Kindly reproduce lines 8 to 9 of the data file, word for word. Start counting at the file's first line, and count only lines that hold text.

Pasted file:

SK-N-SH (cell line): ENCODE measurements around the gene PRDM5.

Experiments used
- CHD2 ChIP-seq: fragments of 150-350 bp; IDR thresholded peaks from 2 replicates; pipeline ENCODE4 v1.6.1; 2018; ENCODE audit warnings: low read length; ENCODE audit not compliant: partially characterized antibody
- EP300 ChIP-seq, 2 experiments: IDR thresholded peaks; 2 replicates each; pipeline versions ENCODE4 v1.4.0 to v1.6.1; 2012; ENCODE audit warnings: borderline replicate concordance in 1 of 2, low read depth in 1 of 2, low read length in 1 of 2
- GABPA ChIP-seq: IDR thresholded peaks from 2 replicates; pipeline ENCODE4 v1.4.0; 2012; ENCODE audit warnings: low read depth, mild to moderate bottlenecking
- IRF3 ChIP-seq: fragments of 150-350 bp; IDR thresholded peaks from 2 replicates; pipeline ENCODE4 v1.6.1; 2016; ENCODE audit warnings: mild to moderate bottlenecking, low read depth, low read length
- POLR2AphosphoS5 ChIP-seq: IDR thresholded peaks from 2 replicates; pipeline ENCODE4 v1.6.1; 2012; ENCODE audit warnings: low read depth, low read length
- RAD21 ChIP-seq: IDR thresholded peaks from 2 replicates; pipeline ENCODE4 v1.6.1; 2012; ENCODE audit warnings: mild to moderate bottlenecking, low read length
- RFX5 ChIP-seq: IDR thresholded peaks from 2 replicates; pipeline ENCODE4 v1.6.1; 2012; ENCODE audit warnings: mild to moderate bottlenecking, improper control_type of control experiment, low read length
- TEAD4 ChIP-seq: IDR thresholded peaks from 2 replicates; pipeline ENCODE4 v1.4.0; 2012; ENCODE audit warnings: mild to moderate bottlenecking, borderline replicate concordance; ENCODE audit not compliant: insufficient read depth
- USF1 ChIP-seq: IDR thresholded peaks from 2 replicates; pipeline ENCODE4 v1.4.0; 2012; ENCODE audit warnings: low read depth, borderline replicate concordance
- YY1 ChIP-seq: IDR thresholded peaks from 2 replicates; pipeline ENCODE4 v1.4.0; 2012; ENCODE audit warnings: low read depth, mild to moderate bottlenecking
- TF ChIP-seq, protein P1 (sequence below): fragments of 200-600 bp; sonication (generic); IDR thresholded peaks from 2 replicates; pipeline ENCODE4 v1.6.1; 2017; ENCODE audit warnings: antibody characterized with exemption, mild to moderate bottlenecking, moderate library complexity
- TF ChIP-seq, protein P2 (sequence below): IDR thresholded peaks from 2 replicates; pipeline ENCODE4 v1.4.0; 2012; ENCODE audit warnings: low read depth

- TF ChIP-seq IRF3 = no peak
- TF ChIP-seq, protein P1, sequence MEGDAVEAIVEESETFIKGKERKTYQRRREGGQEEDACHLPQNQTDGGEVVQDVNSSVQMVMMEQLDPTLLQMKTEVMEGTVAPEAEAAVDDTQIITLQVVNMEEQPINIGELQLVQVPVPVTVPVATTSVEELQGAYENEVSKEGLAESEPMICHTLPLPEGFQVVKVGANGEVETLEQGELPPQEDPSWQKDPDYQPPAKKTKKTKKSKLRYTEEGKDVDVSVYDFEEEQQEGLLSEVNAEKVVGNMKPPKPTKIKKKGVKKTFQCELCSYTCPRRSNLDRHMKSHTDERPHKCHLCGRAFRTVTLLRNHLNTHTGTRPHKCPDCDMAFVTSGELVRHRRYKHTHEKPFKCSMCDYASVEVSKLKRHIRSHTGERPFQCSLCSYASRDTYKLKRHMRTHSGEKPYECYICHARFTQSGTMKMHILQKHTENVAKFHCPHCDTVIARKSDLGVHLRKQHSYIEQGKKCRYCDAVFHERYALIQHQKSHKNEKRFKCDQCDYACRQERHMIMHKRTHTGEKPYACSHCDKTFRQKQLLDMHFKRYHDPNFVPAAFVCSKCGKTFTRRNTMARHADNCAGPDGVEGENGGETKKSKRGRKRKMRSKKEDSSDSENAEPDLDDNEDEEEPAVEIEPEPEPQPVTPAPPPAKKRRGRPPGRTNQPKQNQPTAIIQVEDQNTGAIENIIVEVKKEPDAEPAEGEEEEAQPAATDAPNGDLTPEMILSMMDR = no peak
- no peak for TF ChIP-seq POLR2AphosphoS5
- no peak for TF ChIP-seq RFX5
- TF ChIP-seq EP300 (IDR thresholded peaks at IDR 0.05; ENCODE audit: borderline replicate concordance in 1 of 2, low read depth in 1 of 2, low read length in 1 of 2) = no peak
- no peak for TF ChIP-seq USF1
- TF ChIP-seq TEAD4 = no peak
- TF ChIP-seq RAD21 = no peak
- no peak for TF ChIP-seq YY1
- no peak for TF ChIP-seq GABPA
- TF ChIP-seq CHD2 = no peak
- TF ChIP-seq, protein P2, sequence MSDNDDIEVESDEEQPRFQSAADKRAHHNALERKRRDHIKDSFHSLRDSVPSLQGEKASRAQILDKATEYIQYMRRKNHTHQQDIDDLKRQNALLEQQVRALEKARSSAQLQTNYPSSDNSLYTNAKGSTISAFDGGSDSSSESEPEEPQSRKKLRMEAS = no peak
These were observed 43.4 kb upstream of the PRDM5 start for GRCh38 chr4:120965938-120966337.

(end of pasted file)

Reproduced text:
- RAD21 ChIP-seq: IDR thresholded peaks from 2 replicates; pipeline ENCODE4 v1.6.1; 2012; ENCODE audit warnings: mild to moderate bottlenecking, low read length
- RFX5 ChIP-seq: IDR thresholded peaks from 2 replicates; pipeline ENCODE4 v1.6.1; 2012; ENCODE audit warnings: mild to moderate bottlenecking, improper control_type of control experiment, low read length